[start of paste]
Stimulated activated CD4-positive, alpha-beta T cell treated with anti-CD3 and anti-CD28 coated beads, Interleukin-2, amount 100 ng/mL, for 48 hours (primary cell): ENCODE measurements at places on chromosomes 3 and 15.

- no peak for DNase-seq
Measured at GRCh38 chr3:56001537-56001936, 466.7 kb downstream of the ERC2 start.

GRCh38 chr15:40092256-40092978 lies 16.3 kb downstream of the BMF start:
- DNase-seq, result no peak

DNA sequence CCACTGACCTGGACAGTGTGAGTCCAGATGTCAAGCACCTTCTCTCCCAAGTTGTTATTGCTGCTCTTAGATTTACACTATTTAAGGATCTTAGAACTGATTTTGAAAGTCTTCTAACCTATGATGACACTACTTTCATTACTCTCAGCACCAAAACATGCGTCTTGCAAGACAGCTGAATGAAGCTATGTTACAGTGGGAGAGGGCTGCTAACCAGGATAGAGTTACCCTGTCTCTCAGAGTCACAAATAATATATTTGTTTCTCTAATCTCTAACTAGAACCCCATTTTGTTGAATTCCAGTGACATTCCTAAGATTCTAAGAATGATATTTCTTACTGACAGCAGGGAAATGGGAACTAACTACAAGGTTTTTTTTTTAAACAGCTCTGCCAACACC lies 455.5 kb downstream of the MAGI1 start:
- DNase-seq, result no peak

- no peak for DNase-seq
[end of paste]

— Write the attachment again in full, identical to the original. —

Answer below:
Stimulated activated CD4-positive, alpha-beta T cell treated with anti-CD3 and anti-CD28 coated beads, Interleukin-2, amount 100 ng/mL, for 48 hours (primary cell): ENCODE measurements at places on chromosomes 3 and 15.

- no peak for DNase-seq
Measured at GRCh38 chr3:56001537-56001936, 466.7 kb downstream of the ERC2 start.

GRCh38 chr15:40092256-40092978 lies 16.3 kb downstream of the BMF start:
- DNase-seq, result no peak

DNA sequence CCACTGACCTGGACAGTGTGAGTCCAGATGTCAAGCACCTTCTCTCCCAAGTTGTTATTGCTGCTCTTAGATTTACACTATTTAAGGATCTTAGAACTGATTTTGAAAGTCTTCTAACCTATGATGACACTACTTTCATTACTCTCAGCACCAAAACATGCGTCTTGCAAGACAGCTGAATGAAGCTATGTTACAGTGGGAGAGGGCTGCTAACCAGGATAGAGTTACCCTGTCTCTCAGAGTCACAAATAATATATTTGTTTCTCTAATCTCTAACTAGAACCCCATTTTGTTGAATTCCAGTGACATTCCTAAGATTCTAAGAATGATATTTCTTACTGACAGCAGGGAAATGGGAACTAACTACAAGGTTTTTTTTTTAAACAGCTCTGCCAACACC lies 455.5 kb downstream of the MAGI1 start:
- DNase-seq, result no peak

- no peak for DNase-seq